Diabetic Snacks: What To Eat And What To Skip

Diabetic Snacks: What To Eat And What To Skip

"Don't eat between meals." That's one piece of advice diabetics might want to take with a grain of salt. If you go more than four or five hours between meals, a mid-afternoon snack might be just what the doctor ordered to help you keep your blood sugar steady. Snacking is also important if you're taking medication that could cause a blood-sugar low between meals. Discuss with your doctor or a registered dietitian what snacking approach is right for you. Keep your snacks to 150 calories or less The danger of snacks is that they can become more like extra meals if you go overboard. First, make sure you're truly hungry—and not just bored or stressed or craving chocolate—before reaching for a snack. Then limit yourself to 150 calories per snack. (Cutting calories is easier than you think.) This will help keep your snacking "honest." After all, it's hard to find a candy bar with only 150 calories. And if you're hankering for a candy bar, but a healthier snack doesn't appeal, you're probably not truly hungry. Beware of low-fat snacks Studies show that people tend to eat about 28 percent more of a snack when it's low-fat because they think they're saving on calories. But low-fat snacks, such as cookies, only have about 11 percent fewer calories than their full-fat counterparts. Stick to the same amount you'd eat if you thought the snack was full-fat. Need more snack ideas? Check out these delicious snacks for adults. Check the ingredients Avoid heavily processed crackers and chips. If the list of ingredients is long and has big words with lots of syllables, put it back on the shelf. Stay away from these worst eating habits for diabetics. Watch those carbs Carbohydrates are major culprits when it comes to raising blood sugar (though there are some good carbs for diabetes). Continue reading >>

10 Savvy Snacks For The Gestational Diabetes Diet

10 Savvy Snacks For The Gestational Diabetes Diet

If you’ve got gestational diabetes, you can still get the nutrients you and Baby need and keep your blood glucose levels under control. Enjoy these 10 healthy, diabetic-friendly snacks during pregnancy. 1. Nachos Who says diabetic snacks mean zero taste? These zesty nachos are tantalizing to the taste buds, provide approximately 29 grams of carbohydrates, and are a good way to work in a little calcium and a serving of vegetables into your prenatal diet. Here’s how to make them: Layer 10 corn tortilla chips—just over 1 ounce in weight—on a baking sheet and top with 1/4 cup of grated cheddar cheese and 1/4 cup of chopped green pepper (or use hot peppers, if preferred). Bake for 10 minutes at 350 degrees Fahrenheit, or until cheese is melted and bubbly. Remove from oven and transfer to plate. Top with 1/4 cup of tomato salsa and a tablespoon dollop of low-fat Greek-style yogurt. Health Tip: Because flavored tortilla chips tend to contain lots of sodium and, even worse for moms with gestational diabetes, added sugar, stick to plain corn tortilla chips. 2. Cheese and Crackers Perfect for a healthy, carb-controlled snack break at home or work—and easy enough to pack up for eating on the go—change up your choice of fruit and cheese to keep this snack classic fresh and exciting. These options are paired with a cup of low-fat milk for added calcium and just enough carbohydrates to reach 30 grams: 10 whole grain baked “thin snack crackers” (approx. 8 g of carbs); 1 ounce of cheddar cheese, sliced; 1/2 medium apple, sliced (10 g) and 1 cup of low-fat milk (12 g) 4 pieces of whole grain melba toast (15 g of carbs); 1 tablespoon reduced-fat cream cheese (1 g); 1/4 cup sliced strawberries (3 g) and 1 cup of low-fat milk (12 g) 5 round whole grain crackers (10 g of car Continue reading >>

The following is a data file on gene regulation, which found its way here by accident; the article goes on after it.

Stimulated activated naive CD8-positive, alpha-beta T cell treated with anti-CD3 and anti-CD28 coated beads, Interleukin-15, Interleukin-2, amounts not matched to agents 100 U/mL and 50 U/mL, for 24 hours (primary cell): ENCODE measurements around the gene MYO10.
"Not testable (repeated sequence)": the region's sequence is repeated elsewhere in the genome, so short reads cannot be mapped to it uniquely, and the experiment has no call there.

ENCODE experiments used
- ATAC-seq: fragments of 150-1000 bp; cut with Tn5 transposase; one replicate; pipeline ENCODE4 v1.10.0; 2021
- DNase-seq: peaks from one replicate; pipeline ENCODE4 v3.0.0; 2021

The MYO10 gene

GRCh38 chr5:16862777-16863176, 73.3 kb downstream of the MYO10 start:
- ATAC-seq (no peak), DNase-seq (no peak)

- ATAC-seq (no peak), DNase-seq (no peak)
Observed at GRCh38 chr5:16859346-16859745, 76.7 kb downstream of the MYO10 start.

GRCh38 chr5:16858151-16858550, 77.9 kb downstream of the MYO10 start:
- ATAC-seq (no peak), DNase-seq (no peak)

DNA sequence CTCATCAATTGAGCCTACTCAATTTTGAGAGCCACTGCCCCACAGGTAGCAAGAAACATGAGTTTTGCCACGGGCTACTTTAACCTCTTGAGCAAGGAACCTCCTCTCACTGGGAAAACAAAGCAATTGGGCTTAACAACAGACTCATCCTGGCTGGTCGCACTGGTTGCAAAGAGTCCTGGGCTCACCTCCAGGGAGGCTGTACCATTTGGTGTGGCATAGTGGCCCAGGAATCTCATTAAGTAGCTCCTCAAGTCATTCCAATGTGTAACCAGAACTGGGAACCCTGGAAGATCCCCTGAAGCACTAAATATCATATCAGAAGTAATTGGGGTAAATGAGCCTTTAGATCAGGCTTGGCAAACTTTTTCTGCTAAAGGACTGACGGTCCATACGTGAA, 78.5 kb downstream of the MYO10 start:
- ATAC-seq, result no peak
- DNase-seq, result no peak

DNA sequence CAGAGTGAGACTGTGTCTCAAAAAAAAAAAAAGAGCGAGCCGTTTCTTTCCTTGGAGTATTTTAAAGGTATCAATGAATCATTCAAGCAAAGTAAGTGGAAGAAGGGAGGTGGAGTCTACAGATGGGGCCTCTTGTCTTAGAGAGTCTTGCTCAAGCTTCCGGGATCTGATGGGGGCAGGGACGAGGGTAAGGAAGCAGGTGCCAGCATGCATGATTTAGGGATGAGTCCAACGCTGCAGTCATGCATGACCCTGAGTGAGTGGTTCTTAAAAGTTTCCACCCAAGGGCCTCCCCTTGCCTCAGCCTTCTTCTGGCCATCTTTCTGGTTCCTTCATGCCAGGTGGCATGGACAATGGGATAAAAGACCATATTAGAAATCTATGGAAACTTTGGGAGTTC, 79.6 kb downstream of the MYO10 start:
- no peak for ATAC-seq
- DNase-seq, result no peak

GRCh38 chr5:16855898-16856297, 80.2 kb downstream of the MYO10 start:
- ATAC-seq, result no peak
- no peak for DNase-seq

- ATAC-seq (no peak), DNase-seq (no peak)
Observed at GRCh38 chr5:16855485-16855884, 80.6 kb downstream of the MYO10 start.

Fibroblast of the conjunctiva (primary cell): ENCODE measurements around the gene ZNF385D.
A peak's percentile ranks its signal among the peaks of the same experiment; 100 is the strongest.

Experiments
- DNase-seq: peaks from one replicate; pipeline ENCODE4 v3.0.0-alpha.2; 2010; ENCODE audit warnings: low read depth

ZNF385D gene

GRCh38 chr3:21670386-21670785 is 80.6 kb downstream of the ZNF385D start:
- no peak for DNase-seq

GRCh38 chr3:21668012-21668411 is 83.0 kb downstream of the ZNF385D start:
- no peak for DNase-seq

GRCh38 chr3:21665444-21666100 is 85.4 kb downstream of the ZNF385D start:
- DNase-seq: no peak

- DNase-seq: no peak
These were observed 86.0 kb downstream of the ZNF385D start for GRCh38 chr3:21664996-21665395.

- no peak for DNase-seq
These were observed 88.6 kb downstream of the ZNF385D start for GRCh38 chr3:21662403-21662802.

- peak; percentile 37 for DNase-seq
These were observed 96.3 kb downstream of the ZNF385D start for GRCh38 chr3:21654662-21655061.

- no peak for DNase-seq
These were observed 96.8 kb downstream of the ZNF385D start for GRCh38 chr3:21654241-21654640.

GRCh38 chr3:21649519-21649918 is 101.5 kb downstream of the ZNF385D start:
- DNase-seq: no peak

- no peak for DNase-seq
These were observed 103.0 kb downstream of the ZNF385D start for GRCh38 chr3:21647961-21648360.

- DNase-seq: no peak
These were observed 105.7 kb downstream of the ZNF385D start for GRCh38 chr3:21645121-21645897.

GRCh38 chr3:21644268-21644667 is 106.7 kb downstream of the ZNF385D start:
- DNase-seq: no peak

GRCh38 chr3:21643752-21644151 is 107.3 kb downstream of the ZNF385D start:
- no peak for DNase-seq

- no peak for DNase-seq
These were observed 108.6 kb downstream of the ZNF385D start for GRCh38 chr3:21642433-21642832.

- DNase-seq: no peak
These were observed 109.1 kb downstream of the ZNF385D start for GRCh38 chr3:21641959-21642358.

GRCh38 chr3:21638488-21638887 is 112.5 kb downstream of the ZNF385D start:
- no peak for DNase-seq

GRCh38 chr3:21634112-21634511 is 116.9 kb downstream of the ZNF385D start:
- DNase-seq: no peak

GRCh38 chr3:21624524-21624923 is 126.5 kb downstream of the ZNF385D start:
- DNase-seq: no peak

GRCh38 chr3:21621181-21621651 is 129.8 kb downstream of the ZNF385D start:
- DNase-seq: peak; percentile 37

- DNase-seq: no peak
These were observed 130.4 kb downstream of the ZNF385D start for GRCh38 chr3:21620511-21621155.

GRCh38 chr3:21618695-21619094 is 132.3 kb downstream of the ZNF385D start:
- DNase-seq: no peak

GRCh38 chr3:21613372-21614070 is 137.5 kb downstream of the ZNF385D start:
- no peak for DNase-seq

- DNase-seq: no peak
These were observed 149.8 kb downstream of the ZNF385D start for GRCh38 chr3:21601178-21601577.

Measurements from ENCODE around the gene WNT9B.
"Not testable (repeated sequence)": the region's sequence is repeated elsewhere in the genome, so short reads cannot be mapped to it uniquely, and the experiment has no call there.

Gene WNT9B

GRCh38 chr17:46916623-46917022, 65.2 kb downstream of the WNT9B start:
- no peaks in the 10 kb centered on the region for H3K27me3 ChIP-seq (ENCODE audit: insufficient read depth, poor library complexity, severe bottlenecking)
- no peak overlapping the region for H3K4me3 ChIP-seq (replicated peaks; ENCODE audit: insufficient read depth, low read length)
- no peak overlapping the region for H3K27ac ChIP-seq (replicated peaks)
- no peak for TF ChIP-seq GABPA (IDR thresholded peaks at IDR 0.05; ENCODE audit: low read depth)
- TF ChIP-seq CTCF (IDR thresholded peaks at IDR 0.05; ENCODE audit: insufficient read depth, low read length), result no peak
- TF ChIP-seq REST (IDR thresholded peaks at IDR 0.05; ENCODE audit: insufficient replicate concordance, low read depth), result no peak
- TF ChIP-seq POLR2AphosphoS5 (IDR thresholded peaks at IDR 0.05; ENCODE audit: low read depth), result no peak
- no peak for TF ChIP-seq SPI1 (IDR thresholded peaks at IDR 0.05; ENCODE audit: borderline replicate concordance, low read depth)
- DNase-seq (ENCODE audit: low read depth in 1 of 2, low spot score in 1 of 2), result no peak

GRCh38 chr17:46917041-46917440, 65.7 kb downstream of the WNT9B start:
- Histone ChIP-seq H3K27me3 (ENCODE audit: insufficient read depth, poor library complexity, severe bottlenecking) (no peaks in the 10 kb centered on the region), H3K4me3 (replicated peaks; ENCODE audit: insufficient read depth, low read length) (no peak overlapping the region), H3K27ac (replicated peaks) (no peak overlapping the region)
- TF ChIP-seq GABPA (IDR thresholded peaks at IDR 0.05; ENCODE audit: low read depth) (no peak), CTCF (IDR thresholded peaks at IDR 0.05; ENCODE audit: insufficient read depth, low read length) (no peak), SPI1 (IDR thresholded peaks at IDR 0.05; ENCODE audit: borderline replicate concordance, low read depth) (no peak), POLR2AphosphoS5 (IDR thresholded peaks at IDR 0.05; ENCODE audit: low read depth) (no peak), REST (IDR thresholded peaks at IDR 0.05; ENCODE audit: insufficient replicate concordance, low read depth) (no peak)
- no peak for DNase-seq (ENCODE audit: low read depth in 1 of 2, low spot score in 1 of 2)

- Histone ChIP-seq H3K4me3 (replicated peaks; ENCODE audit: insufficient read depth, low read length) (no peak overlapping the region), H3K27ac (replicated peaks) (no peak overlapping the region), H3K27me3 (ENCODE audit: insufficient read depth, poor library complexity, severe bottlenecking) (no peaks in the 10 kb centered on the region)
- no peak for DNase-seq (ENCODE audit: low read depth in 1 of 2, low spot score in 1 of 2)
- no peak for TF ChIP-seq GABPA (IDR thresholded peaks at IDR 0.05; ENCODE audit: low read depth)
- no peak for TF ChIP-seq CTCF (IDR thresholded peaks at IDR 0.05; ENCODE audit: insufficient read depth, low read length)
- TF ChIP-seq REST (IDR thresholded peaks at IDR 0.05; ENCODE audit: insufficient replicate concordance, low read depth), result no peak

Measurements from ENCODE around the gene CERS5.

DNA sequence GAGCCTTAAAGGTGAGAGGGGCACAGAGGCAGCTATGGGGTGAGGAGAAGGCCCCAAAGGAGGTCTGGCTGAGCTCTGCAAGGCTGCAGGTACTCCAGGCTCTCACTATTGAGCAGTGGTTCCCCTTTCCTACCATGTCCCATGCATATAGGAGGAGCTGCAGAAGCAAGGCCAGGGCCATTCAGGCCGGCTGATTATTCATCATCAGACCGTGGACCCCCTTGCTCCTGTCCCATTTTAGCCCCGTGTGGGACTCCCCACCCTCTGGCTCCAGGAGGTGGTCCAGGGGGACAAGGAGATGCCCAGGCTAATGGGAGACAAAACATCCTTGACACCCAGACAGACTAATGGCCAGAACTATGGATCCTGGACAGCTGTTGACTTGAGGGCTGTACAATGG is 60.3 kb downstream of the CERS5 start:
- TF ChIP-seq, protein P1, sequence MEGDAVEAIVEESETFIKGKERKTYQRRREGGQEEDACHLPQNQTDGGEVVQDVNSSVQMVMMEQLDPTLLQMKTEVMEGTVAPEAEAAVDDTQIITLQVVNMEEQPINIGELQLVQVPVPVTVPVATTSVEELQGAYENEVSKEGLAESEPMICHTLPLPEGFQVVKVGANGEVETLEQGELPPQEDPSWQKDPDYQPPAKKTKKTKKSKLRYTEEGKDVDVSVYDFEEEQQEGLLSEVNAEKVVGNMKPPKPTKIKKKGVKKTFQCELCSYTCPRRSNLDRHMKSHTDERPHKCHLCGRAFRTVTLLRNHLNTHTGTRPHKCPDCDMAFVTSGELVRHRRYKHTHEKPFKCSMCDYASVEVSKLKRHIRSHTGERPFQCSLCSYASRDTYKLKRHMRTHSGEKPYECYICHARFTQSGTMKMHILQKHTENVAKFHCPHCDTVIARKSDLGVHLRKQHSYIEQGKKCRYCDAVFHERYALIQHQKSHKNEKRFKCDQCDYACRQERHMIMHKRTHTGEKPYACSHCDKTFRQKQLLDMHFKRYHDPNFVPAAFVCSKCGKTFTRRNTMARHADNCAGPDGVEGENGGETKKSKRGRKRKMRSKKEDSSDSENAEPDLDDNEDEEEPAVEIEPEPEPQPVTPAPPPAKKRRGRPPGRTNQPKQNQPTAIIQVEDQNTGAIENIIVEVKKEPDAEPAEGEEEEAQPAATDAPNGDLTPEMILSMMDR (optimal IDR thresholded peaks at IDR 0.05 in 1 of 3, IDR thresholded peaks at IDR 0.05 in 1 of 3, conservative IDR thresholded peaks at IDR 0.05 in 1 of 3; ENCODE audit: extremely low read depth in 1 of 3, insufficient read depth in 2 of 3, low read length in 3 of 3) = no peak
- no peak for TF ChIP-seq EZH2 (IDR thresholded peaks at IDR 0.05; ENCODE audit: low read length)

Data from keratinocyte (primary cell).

Gestational Diabetes Meal Ideas

Gestational Diabetes Meal Ideas

Gestational Diabetes Meal IdeasPhoto Credit: ginew/iStock/Getty Images Teresa Cantilli has been working as a Registered Dietitian for 18 years. She is a Certified Diabetes Educator and an ACE Certified Personal Trainer. She earned her Master's Degree in Clinical Nutrition from the New York Institute of Technology. Her work has appeared in The New Standard Newsletter for the NSLIJHS, where she has been working for 10 years, and the book "Migraine Expressions." Gestational diabetes (GDM) is a type of diabetes that develops during pregnancy. This disorder, characterized by elevated blood sugar levels, is usually diagnosed between 24 and 28 weeks gestation. The cornerstones of managing GDM include regular physical activity and a nutritious, well balanced diet that controls the amount of carbohydrates at meals and snacks. While its essential for women with GDM to meet with a dietitian to receive a meal plan that takes individual calorie and nutrient needs into account, sample menu ideas can provide ideas to get started before this dietitian visit. A healthy diet is an important part of any pregnancy. For women with GDM, a nutritious, balanced diet promotes adequate weight gain and optimal fetal growth -- and also helps manage blood sugar levels. Because carbohydrate foods such as breads, grains, fruit, milk, starchy vegetables and desserts impact blood sugar the most, women with GDM need to ensure they are spreading these foods throughout the day, and limiting added sugars, desserts, and other sweets. Also, women with GDM are encouraged to eat every 2 to 3 hours -- typically 3 meals and 3 snacks daily -- to control blood sugars and provide necessary nourishment. Carbohydrate-containing foods are converted to glucose or sugar in the body, and insulin is necessary to remove e Continue reading >>